MotorcycleDaily.com – Motorcycle News, Editorials, Product Reviews and Bike Reviews

Motorcycle News, Editorials, Product Reviews and Bike Reviews

MV Agusta Releases Full Specifications for Production F3 675

After showing off the beautiful F3 675 in production trim last year, MV Agusta has finally provided the detailed specifications for the bike that will appear at dealers in a couple of months.  All the details are below, but highlights include an extremely oversquare engine with a redline much higher than Triumph’s competing Daytona.  The bike will also feature selectable maps and 8-level traction control.  As reported earlier, a counter-rotating crankshaft is employed which should significantly improve handling by reducing gyro inertia.  Other advanced features include Launch Control, anti-wheelie control and electronically assisted clutchless shifting.  Here is the information received from MV:

Varese, 2 November 2011 – After being elected the “Most beautiful 600 in the world”, the MV Agusta F3 675 is now ready to become the new reference both on the street and on the track. A Supersport that boasts a ultra-advance chassis and vehicle dynamics control that is on par with the most advanced Superbikes thanks to the new system MVICS (Motor & Vehicle Integrated Control System).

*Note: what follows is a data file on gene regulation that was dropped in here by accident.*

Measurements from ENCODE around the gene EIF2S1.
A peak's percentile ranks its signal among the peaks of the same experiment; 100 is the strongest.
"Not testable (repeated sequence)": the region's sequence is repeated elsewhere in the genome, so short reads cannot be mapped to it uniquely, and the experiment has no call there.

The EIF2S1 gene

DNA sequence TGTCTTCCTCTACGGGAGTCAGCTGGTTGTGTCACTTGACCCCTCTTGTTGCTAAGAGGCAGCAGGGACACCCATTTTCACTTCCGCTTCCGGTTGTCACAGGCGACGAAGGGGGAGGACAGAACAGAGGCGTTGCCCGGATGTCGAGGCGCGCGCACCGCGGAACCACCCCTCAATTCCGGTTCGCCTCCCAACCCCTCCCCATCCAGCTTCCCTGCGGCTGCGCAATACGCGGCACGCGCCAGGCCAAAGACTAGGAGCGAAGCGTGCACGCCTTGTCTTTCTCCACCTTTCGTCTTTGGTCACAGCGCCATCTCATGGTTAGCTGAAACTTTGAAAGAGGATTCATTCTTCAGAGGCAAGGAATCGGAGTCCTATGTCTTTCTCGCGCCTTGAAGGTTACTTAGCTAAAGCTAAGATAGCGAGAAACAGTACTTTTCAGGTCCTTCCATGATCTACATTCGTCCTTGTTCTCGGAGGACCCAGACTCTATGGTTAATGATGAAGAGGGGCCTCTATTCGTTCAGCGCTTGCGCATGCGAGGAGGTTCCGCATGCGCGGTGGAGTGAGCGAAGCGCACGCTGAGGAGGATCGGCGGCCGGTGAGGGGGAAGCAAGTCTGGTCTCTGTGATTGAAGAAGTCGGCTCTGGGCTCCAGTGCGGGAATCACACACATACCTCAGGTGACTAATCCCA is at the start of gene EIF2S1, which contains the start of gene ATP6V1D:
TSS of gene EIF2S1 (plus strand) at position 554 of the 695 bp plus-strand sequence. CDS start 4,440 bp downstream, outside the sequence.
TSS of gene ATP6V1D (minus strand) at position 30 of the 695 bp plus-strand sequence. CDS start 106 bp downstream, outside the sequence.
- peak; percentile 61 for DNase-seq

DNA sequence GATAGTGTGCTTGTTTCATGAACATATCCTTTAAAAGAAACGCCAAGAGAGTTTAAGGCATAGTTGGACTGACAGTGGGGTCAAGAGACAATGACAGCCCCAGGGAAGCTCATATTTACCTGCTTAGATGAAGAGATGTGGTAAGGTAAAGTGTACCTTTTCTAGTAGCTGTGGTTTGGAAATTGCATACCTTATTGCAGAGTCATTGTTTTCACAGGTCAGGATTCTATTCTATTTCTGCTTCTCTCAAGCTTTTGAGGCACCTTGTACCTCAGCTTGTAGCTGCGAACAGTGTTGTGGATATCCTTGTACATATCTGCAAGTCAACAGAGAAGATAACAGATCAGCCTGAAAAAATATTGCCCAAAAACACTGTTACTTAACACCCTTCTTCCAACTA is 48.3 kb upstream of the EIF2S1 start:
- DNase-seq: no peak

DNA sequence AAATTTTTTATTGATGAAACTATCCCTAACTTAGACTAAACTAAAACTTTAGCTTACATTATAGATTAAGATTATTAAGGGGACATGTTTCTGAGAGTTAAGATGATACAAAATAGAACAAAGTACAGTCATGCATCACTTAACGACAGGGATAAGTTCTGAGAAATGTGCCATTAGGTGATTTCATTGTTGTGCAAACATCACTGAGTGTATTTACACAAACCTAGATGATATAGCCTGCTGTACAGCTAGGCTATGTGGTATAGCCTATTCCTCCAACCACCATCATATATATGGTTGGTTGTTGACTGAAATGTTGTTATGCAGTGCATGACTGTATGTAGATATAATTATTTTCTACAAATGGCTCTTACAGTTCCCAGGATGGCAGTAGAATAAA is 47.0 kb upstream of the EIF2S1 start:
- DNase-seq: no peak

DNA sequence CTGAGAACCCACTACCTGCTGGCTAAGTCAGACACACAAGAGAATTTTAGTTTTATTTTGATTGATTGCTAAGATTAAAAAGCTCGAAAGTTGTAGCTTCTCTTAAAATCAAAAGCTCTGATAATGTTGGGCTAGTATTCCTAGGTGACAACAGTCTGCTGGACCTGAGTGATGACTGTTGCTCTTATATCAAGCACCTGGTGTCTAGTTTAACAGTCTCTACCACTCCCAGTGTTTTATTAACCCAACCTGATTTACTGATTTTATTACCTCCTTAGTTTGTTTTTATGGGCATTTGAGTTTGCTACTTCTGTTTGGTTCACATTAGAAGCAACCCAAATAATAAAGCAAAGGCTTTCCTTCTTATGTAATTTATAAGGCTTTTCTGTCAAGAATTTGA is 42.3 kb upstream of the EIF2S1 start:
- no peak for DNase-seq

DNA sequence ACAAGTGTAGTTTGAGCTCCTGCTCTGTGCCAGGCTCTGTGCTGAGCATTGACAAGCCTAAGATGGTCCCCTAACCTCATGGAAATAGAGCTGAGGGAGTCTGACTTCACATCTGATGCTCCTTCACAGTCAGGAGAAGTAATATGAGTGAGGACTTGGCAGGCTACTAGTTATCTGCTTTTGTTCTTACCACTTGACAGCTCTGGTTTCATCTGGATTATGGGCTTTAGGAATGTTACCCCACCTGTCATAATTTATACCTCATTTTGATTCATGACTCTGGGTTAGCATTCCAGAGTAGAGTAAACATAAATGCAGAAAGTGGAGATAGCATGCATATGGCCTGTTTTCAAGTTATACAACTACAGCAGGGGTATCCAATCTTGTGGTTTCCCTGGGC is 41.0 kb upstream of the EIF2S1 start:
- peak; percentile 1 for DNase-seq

The MV Agusta F3 675 is a revolutionary motorcycle offering extreme emotions to the rider on the street and on the track. The three cylinder engine utilizes a revolutionary counter-rotating crankshaft, a solution that has only been previously seen on MotoGP motorcycles, together with the most compact and light weight layout ever seen on a Supersport bike. These are only a few of the characteristics that make the new F3 675 the most sophisticated supersport with the best handling of any sport motorcycle.

The MV Agusta F3 675 engine is the most advanced and powerful middle weight engine ever produced. It is a ultra-compact in-line three cylinder with the perfect balance between advanced mechanical engineering, extremely advanced materials and electronics technology. Thanks to the MVICS system it is the first middle weight motorcycle with Full Ride By Wire engine controls including 4 pre-set maps and one personally tunable map including traction control that can be selected between 8 different levels.